Remember the commercial slogan, “Puppy Chow for a full year, till he’s full grown”? I have no idea if they still use that jingle; I don’t watch commercials anymore. I’ve thought about it many times since Cleo turned one, though. It strikes me that there is just about as much insight into canine development in the slogan as there is nutrition in the food. In the nearly two months since her birthday, Cleo has grown a little bit, filled out a very little bit, and matured a lot. But more than anything, it’s in brain power that we see the most development in her lately.
Cleo is what our sitter calls “a reluctant eater.” Every morning, John and I have to talk her into eating breakfast. She eats a variety of the Wellness stew flavors, which she clearly enjoys when she deigns to eat them, with a side dish of Wellness kibble for both breakfast and dinner. She doesn’t like them mixed; if the stew and the kibble overlap too much, she picks the kibble out, sucks the gravy off of it and dots the kitchen floor with the spitty nuggets. She reminds me of the protagonist of Mark Haddon’s novel The Curious Incident of the Dog in the Nighttime, the young lad with Asperger’s Syndrome who has a meltdown if any of his food touches any other on his plate. She does appreciate having dry kibble with her stew, just not in it. And it has to be on a plate, not in a bowl. This was our sitter’s discovery. Cleo doesn’t care for the sensation of her nose tapping the edge of the bowl.
So, stew and kibble for breakfast and dinner, kibble soaked in water for lunch and a late night snack. I know, I know. People are going to say we over-feed her, but she is so skinny it scares me sometimes. I see pictures of show Bedlingtons and they are trim, but they have substance. They’re solid. Cleo is just a wisp of a girl. Our vet tells us she’s fine, but I sometimes think I’m more invested in Cleo’s eating than she is herself. On weekend mornings, we let her eat whenever she gets around to it, usually 2 or 3 PM. Today, I decided to do a mini training session with her and gave her a couple of liver treats as we worked. They seemed to jump-start her appetite, because once I broke her loose, she dashed for her food and gobbled it up. On mornings when we’re on a deadline because we have to go to work, I use the liver treats to lure her to the food. It works. Sometimes.
This week, I’m going to see what happens if I allow her to skip breakfast (the most important meal of the day!) and just have lunch when she’s ready for it. I’m sure she’ll be perfectly fine, but I don’t know how I’ll handle it. I already obsessively feel her ribs multiple times a day as if she could lose weight from one hour to the next.
I think some of the lack of weight gain has to do with how athletic she is. She loves to run, jump, climb, bounce, tackle and dig. If you’ve never seen a Bedlington run, you would never suspect how fast they are.
But that’s not really what I had planned to write about this week. There has been another change in Cleo since her first birthday. She has always been beyond cute. Right after remarking on how much she looks like a lamb, people usually follow up with a comment along the lines of, “She looks like a little stuffed toy dog.” Now, though, there’s something else. Ever since picking her up from the groomer last week, I can’t get over how beautiful she is. It’s like seeing my little tomboy flower into Audrey Hepburn. The refined face, the contemplative eyes, the glossy and perfectly tassled ears. Alright, well, maybe the comparison stops with the ears.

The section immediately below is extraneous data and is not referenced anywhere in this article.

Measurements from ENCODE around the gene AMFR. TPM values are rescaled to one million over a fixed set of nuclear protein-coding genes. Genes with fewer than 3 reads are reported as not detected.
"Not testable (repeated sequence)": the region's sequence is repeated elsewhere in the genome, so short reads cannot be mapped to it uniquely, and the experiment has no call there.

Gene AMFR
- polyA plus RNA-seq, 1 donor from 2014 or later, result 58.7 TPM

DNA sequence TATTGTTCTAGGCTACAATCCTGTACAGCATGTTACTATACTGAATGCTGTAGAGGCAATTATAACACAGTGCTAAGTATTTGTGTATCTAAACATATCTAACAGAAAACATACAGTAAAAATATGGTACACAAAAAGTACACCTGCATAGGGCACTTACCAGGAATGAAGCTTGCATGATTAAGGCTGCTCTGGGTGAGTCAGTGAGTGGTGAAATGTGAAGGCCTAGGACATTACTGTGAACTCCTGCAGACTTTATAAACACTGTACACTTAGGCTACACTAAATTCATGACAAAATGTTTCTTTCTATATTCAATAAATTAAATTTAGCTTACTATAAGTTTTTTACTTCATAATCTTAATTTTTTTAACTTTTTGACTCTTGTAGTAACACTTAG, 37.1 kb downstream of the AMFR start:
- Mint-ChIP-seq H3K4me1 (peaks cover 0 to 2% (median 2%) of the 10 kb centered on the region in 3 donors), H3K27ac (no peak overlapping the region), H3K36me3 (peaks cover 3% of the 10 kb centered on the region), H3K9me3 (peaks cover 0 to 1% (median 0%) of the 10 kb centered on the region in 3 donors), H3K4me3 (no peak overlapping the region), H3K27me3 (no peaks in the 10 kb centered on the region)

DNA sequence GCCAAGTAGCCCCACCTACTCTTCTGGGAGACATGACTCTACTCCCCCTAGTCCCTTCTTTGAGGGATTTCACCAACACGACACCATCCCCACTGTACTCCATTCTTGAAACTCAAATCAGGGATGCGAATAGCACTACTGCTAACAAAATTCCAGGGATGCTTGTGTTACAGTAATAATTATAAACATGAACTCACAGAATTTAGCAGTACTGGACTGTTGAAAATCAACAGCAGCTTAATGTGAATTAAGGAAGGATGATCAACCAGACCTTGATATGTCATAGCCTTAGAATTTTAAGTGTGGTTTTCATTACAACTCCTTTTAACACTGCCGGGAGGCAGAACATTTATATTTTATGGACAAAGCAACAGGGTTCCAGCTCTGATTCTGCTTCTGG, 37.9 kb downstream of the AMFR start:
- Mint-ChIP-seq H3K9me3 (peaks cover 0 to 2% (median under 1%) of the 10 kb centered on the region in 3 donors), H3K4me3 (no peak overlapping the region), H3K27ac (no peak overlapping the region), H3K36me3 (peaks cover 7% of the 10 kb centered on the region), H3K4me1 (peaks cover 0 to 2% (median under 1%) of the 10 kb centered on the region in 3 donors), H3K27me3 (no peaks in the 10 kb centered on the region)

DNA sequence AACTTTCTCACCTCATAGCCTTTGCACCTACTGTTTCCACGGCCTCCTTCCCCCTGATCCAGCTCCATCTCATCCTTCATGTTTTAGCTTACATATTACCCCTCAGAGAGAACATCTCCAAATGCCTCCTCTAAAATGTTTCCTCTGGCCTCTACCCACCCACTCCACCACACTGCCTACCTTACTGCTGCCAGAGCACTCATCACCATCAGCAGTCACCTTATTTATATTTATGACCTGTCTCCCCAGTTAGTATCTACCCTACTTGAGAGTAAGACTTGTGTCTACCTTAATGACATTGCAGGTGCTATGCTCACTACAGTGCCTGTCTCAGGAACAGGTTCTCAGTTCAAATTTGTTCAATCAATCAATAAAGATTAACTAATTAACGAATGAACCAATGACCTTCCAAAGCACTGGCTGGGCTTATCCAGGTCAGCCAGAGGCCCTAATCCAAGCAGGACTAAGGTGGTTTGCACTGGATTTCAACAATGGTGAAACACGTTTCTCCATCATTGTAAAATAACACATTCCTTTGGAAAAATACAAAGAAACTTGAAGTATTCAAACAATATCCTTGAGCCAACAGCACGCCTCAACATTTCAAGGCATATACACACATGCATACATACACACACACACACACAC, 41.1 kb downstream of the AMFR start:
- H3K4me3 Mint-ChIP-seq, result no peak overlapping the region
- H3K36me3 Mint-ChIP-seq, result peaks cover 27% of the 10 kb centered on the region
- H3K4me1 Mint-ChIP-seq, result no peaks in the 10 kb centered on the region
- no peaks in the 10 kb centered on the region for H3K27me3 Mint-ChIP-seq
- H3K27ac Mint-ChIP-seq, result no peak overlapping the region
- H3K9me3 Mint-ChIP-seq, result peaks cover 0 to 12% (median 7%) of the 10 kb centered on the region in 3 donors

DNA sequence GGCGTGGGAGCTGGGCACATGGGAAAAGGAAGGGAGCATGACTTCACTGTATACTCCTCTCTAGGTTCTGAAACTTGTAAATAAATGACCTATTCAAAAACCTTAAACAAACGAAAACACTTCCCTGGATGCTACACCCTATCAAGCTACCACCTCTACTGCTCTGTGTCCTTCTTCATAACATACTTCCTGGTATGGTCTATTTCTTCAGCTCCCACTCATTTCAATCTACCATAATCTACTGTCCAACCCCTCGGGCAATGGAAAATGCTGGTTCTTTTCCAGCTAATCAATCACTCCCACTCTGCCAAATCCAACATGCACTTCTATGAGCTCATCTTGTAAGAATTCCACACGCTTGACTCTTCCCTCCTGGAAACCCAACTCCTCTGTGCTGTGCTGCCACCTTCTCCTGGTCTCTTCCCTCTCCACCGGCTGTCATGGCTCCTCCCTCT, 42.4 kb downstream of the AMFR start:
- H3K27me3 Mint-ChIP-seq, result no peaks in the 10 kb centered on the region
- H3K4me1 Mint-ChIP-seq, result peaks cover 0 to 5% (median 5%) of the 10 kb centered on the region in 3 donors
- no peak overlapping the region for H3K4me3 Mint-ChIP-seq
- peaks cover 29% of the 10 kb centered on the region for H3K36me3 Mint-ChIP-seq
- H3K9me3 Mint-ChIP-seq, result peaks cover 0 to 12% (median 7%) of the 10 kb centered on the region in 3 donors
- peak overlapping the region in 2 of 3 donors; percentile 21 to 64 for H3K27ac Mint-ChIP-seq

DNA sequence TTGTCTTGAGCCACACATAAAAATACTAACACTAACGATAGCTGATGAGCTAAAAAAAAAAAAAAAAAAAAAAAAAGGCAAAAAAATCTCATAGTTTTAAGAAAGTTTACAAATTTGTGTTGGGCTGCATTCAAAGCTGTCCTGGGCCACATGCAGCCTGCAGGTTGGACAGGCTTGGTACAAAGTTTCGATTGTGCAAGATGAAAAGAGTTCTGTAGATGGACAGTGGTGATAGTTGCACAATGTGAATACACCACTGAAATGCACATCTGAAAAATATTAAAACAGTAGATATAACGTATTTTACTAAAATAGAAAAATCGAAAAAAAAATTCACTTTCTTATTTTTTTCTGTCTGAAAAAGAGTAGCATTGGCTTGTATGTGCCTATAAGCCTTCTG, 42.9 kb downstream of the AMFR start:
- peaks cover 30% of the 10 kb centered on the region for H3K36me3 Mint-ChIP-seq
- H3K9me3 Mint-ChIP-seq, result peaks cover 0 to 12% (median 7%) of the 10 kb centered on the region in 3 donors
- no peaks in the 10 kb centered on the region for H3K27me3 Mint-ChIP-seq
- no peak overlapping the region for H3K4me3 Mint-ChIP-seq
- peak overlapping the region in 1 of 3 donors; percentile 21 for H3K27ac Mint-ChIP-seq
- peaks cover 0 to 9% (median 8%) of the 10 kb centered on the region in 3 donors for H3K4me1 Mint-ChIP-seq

|Audrey Hepburn. Or Cleo. It's hard to tell.|
Yet even that is not really what I meant to write about. It’s the brain development that has been most noticeable lately. Students who have dropped in to play with Cleo in the last couple weeks have spontaneously exclaimed, “She is so smart!” Whether it has been the fact that she can find a hidden toy in the blink of an eye or that she has learned to respond to hand signal commands, they are really impressed with her. In the last few weeks, John and I have enjoyed watching her cogitate. We can almost see the wheels turning. When she is faced with something she doesn’t quite understand, she stands very still and ponders. Eventually she makes up her mind and either curls up for a nap or takes action.
One of the most awesome moments happened this week as we were watching Jon Stewart on television. John and I were sitting on the couch with Cleo happily chewing on her toy next to John. As part of a bit on the show, a photo of a small white dog came up on the screen next to Jon Stewart’s face. This was a still photo; there was no sound or movement from the dog at all. In a flash, Cleo leapt up, tail out, legs stiff, and began barking. She flung herself off the couch and rushed over to the TV, still barking. She placed her front paws solidly on the screen and stretched her nose towards the dog photo, sniffing and barking alternately. We hadn’t even realized she was watching the show! We paused the image while she backed away, staring at it. “It’s okay! It’s fake!” we told her. She stared at the picture for several more seconds, contemplating deeply, then turned her back on it, trotted to the couch, jumped up and snuggled into John, once again happily gnawing away at her chew toy.
According to psychologists, human babies are unable to recognize that a two-dimensional photograph represents a three-dimensional object until they are two years old or a little older. Animal behaviorists suggest that it takes a considerable amount of intelligence in animals to gain that recognition. To John and me, we feel like we’re seeing our puppy's brain develop right in front of our eyes. And we can’t wait to see what the next days will hold.
|Can we go home now?|